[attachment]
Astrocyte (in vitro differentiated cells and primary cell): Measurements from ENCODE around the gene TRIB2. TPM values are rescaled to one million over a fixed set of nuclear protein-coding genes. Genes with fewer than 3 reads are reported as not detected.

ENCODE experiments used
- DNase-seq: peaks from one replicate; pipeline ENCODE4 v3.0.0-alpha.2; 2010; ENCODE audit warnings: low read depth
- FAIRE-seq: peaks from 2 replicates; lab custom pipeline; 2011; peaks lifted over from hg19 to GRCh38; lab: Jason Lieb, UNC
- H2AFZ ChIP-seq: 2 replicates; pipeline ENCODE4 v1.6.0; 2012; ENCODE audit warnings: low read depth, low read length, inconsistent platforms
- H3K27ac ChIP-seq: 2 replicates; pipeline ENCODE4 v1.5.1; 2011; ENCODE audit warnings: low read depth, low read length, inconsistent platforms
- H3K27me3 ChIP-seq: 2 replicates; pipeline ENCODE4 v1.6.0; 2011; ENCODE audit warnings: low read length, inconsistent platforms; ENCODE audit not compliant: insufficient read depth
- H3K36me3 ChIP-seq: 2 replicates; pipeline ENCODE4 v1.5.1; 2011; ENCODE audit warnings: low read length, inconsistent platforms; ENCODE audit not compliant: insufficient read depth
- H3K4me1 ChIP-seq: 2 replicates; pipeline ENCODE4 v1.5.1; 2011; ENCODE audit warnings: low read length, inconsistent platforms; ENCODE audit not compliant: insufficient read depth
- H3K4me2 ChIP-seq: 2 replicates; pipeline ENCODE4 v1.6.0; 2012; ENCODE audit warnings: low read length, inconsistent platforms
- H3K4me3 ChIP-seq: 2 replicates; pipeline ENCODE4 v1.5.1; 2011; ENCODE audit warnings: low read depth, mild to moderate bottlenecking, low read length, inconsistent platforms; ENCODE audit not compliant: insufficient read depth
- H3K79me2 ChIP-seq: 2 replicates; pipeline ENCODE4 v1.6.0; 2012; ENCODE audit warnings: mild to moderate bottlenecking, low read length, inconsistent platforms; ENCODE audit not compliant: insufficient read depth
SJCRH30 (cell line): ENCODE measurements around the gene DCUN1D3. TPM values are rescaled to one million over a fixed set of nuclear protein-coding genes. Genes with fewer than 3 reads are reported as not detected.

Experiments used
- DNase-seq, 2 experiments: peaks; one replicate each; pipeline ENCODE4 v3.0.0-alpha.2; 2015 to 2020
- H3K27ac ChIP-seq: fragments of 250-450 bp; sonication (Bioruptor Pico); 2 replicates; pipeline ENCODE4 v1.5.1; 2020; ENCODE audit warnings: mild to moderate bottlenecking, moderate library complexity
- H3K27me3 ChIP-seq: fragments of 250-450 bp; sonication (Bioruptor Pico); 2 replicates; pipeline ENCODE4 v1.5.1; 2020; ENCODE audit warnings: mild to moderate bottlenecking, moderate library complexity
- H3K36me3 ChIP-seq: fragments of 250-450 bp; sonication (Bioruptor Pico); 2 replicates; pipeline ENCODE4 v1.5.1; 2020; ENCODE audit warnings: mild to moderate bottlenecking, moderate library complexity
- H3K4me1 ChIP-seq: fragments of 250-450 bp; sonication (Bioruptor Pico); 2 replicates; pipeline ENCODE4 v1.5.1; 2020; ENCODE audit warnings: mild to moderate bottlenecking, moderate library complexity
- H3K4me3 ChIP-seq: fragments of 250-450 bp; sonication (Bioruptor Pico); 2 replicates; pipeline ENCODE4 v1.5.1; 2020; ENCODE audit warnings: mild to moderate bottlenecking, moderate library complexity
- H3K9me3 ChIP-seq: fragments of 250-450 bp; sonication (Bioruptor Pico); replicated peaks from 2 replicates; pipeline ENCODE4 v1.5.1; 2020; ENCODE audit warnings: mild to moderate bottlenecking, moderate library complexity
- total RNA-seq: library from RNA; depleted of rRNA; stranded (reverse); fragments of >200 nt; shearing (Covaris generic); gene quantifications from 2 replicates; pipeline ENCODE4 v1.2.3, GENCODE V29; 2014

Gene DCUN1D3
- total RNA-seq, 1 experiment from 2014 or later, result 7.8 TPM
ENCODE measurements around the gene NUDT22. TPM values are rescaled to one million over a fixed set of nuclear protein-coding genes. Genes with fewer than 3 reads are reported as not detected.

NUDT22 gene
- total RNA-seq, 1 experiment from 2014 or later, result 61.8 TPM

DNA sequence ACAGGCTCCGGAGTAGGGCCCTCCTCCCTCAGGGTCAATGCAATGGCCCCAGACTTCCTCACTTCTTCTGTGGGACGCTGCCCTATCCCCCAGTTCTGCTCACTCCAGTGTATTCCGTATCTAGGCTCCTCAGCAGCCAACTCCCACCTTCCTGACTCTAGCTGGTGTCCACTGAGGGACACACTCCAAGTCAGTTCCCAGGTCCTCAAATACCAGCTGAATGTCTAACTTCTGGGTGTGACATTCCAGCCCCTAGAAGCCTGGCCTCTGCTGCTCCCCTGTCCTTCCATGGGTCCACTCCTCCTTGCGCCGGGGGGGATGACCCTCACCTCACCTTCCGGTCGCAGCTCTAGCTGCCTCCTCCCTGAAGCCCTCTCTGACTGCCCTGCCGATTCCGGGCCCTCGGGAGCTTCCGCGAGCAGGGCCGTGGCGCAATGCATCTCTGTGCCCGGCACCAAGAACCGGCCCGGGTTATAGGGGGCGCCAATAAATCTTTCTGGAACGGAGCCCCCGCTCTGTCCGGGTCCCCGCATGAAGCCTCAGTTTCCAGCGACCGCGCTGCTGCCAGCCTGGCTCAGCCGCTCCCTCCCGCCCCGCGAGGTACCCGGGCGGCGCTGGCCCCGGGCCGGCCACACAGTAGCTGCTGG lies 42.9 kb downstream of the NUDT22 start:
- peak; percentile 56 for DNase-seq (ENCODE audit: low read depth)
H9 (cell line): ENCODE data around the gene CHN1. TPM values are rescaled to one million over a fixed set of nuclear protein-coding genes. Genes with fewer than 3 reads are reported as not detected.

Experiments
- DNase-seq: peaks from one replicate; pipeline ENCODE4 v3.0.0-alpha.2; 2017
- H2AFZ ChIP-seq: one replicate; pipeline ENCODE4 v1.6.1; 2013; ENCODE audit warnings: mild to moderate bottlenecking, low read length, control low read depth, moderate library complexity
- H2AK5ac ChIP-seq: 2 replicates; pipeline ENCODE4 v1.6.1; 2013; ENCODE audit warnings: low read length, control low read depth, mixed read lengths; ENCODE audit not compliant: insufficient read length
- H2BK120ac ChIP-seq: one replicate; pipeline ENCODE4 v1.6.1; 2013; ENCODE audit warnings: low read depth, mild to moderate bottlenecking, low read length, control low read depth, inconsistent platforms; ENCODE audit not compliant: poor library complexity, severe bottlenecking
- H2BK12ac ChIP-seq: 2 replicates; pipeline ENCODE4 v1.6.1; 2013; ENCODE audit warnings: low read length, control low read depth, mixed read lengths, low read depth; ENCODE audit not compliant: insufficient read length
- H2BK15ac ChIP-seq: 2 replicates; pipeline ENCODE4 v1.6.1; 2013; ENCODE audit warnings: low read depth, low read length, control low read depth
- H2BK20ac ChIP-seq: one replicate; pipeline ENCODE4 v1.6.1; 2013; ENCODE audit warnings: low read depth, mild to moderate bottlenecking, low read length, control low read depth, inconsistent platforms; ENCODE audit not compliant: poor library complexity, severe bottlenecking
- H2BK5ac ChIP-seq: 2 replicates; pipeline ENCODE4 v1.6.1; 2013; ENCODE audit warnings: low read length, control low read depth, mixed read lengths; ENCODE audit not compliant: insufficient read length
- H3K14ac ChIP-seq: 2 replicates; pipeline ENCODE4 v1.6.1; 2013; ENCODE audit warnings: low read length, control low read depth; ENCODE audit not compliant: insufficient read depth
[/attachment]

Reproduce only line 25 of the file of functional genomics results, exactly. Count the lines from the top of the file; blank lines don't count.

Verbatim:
ENCODE measurements around the gene NUDT22. TPM values are rescaled to one million over a fixed set of nuclear protein-coding genes. Genes with fewer than 3 reads are reported as not detected.